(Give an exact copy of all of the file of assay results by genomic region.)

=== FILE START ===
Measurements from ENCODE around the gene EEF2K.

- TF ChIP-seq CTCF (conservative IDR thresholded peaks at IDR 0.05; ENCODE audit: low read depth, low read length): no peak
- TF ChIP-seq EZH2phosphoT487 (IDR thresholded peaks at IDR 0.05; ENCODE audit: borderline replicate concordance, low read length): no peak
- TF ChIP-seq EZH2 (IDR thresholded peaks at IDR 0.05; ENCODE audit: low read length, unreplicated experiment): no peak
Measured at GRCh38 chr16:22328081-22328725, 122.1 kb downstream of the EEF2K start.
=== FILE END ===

Measurements from ENCODE around the gene EEF2K.

- TF ChIP-seq CTCF (conservative IDR thresholded peaks at IDR 0.05; ENCODE audit: low read depth, low read length): no peak
- TF ChIP-seq EZH2phosphoT487 (IDR thresholded peaks at IDR 0.05; ENCODE audit: borderline replicate concordance, low read length): no peak
- TF ChIP-seq EZH2 (IDR thresholded peaks at IDR 0.05; ENCODE audit: low read length, unreplicated experiment): no peak
Measured at GRCh38 chr16:22328081-22328725, 122.1 kb downstream of the EEF2K start.